Re: Of Martian Sculptures (was: Re: [asa] on science and meta-science)

From: Iain Strachan <>
Date: Thu Nov 12 2009 - 17:49:39 EST

On Thu, Nov 12, 2009 at 8:49 PM, Cameron Wybrow <> wrote:
> David:

> But the same objections apply in the case of the travel-worn space probe. We
> have no independent knowledge -- knowledge other than the existence of the
> probe itself -- that any other intelligent life exists in the universe, so
> objection (a) above applies.  And we have no independent knowledge --
>  knowledge other than what can be inferred from the probe itself -- of the
> nature, habits, motivations, inclinations, etc. of the purported designers,
> so objection (b) applies.
> In the case of the space probe, our inferences, both of the existence and of
> the character of the purported designers, depend *entirely* upon what we can
> discover from the probe itself.  We have no warrant for inferring anything
> else about the designers.  Our certainty that such designers exist, that
> they have certain capacities, etc., springs from a *design inference* that
> *rests entirely upon the very thing whose design status is being debated*.
> So, when the question is asked:  "Is this metallic object from outer space
> designed, or only the product of chance and natural laws?", our design
> inference is made in violation of objections (a) and (b) above.  Yet we
> would feel certain that our design inference was valid, and rightly so.  Our
> own practice would show that we do not consider the criteria used to reject
> design inferences (given above) to be sufficient criteria for such
> rejection.
> It follows that the TEs on this list should abandon the above-described
> *general* argument which rules out design inferences from natural objects to
> a designer of natural objects.  There remain available to TEs, of course,
> *particular* objections that *particular* inferences from nature to a
> designer of nature are invalid, or are made on evidence that is too skimpy,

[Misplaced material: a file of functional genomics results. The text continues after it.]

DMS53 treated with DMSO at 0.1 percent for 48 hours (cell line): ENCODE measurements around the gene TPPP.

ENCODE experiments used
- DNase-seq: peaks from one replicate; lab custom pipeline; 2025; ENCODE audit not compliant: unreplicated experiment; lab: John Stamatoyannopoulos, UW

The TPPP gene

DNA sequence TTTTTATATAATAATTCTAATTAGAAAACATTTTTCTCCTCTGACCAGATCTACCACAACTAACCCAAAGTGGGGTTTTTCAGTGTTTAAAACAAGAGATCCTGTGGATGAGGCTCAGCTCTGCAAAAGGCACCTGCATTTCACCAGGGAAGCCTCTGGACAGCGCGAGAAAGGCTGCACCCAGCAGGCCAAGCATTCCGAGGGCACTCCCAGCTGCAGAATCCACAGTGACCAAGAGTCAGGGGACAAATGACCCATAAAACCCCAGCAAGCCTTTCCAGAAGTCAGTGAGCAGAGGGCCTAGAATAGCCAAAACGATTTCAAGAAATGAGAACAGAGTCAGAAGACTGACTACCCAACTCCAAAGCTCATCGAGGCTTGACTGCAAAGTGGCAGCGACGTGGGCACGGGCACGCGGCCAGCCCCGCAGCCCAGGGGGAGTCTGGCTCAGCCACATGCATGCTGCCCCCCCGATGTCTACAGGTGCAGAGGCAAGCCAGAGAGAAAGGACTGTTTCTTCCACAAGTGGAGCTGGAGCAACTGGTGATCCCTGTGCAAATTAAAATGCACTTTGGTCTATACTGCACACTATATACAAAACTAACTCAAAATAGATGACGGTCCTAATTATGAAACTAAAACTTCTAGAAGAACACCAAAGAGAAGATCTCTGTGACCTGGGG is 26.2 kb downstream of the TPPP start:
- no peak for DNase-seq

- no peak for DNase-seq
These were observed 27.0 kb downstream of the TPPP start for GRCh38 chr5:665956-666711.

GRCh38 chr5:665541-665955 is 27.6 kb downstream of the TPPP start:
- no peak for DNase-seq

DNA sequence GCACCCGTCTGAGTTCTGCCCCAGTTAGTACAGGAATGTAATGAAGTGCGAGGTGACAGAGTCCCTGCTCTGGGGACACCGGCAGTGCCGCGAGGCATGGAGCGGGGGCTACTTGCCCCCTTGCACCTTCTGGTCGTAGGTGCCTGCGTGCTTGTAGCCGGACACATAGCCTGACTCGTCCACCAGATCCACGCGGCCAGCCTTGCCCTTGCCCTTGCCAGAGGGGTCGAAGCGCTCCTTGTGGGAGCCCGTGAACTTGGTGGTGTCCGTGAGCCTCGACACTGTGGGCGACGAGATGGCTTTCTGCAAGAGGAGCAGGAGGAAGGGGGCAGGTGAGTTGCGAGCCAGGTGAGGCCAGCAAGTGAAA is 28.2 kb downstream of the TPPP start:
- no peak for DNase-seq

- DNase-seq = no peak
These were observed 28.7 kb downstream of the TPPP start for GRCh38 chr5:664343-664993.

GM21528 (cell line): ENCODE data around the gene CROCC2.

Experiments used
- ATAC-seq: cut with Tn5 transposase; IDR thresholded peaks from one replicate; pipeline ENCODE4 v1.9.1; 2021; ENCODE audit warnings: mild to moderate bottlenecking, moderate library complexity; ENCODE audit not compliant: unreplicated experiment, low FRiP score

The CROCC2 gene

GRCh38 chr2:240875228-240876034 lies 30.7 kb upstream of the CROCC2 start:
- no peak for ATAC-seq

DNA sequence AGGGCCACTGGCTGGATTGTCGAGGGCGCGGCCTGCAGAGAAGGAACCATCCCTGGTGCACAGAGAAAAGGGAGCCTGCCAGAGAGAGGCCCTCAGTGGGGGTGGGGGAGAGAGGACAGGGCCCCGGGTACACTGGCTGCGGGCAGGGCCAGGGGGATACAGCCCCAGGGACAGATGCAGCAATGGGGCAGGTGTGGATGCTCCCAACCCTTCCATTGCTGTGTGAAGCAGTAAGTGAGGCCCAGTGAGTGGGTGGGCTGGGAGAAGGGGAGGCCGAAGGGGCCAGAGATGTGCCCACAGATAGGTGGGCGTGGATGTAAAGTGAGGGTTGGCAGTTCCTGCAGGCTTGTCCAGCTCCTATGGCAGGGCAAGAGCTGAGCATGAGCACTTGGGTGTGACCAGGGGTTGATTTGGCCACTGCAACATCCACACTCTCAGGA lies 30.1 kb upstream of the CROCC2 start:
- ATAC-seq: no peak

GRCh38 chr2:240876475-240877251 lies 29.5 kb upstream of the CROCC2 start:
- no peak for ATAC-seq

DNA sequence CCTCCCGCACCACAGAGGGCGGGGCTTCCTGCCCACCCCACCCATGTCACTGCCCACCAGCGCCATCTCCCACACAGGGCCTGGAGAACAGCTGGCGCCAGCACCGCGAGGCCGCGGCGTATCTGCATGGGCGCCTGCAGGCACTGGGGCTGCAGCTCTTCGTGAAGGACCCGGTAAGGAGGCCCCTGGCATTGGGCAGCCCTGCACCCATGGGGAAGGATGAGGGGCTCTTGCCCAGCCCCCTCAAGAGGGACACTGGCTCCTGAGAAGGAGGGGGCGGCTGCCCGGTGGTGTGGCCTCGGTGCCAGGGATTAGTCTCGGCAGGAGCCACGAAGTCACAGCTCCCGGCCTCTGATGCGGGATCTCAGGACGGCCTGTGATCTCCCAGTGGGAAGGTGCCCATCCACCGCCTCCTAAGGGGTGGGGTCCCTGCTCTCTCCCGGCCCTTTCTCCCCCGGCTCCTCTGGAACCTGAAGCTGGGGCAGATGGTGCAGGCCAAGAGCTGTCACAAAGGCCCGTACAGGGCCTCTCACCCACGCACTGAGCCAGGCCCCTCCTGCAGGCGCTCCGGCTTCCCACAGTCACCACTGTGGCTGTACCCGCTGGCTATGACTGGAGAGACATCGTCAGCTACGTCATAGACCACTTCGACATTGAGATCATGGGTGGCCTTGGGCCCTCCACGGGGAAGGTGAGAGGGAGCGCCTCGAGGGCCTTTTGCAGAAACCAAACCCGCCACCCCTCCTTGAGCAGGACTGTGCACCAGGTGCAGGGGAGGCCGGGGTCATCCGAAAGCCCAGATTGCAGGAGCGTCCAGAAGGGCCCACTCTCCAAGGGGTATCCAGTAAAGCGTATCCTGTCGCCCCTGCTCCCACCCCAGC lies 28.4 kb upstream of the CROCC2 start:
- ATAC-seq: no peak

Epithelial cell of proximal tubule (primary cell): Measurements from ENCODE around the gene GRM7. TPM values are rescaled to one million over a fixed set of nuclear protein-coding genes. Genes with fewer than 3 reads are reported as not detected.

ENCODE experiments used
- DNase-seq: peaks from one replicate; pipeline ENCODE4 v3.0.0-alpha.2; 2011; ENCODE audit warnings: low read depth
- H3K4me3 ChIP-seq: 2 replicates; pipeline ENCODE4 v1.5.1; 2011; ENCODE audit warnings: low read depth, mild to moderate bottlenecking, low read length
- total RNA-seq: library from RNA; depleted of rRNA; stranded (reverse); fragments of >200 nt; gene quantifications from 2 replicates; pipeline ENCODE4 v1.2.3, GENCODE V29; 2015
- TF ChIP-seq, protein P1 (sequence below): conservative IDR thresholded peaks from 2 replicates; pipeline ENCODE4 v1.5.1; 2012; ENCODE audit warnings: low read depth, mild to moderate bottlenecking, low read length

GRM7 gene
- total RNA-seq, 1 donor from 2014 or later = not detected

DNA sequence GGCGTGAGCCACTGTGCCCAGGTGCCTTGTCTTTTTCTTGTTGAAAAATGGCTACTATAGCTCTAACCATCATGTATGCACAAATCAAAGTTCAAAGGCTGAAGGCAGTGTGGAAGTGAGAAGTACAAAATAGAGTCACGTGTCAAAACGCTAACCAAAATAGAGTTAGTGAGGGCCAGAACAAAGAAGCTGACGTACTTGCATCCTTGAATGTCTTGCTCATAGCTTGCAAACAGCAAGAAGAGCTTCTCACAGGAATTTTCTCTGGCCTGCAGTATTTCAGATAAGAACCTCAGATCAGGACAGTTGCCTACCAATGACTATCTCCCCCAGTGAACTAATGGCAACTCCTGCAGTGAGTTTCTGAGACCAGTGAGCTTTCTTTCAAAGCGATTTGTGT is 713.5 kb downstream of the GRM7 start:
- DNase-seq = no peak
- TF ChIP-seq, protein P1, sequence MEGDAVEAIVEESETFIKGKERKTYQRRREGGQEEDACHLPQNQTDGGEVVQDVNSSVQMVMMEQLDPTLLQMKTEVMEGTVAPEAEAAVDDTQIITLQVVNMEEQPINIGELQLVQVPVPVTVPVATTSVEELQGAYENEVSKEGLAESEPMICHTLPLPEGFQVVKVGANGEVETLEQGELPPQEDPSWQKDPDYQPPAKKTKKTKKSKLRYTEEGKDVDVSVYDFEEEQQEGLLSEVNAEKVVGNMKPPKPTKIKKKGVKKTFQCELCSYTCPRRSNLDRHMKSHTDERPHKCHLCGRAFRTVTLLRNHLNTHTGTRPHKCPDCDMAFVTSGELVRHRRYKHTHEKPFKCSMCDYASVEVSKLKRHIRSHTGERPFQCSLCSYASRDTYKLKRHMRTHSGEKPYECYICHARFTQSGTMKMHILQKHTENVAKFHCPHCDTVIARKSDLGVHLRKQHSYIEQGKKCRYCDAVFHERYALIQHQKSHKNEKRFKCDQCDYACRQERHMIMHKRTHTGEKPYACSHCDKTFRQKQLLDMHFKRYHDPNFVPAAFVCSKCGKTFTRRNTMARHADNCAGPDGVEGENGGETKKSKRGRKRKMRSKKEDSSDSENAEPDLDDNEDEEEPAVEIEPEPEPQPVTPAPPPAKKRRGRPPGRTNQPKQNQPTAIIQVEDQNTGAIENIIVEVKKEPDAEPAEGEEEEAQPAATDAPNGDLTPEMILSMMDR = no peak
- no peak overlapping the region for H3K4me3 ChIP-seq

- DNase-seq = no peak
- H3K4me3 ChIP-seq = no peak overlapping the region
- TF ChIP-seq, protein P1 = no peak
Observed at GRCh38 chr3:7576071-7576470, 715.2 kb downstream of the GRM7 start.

> and so on.  I carry no brief against such *particular* objections.  It is
> the general objection that I reject.  In practice, the real-life behaviour
> of everyone on this list negates the objection, which shows that it is not a
> principled objection, but an intellectual *deus ex machina* called up to rid
> TEs of the hard work of having to deal with particular design inferences,
> one by one.

Sorry, but I'm not convinced. I think you do have independent
knowledge of the likely nature and inclinations of the designer of the
spacecraft. That independent knowledge is the existence of us; for we
design and build space-ships with much the same likely intent as the
designers of the alien space-ship - namely presumably for the
exploration of space.

Consider my building example. You say that you know about the
existence of the Architect (a) for Building A. Building B has similar
properties to building A (doors, rooms, windows etc), so you infer
that it also was designed by an Architect (b). You don't know _which_
Architect, but it is reasonable to assume that it was an Architect
with similar intentions to the designer of building A.

Likewise the alien space probe. You know that a human space probe was
designed by an intelligent life form (a) [ a human life form]. If you
believe life arose naturally on earth, it is reasonable to assume that
it could arise naturally on another planet, and that therefore the
alien probe was designed by an alien life-form (b). You can even
estimate the probability of life arising on another planet.

The problem with just postulating an unspecified "Designer" is that
you can't estimate the probability of the existence of such a thing.
With the alien space probe you can estimate the probability (even if
it is a rough thing like the Drake equation).

Fundamentally, my version of the "independent evidence" objection lies
in Bayesian statistics. One makes an inference based on a prior
probability (of existence of said designer), modified to a posterior
probability, based on the evidence (existence of the watch, statue,
space probe), to a posterior probability.

But any such calculation breaks down and is literally nonsensical if
you can't estimate a prior probability. You can't estimate a prior
probability of God existing in any realistic way. It comes down to
your philosophical belief. An atheist will simply make the prior
probability so low that the posterior is also incredibly low.

I had two colleagues that were arguing about the probability of God
existing. One said 10^(-100) and the other said zero. The 10^(-100)
fellow said of the zero fellow; "Now that's what I call faith!"


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Received on Thu Nov 12 17:50:03 2009

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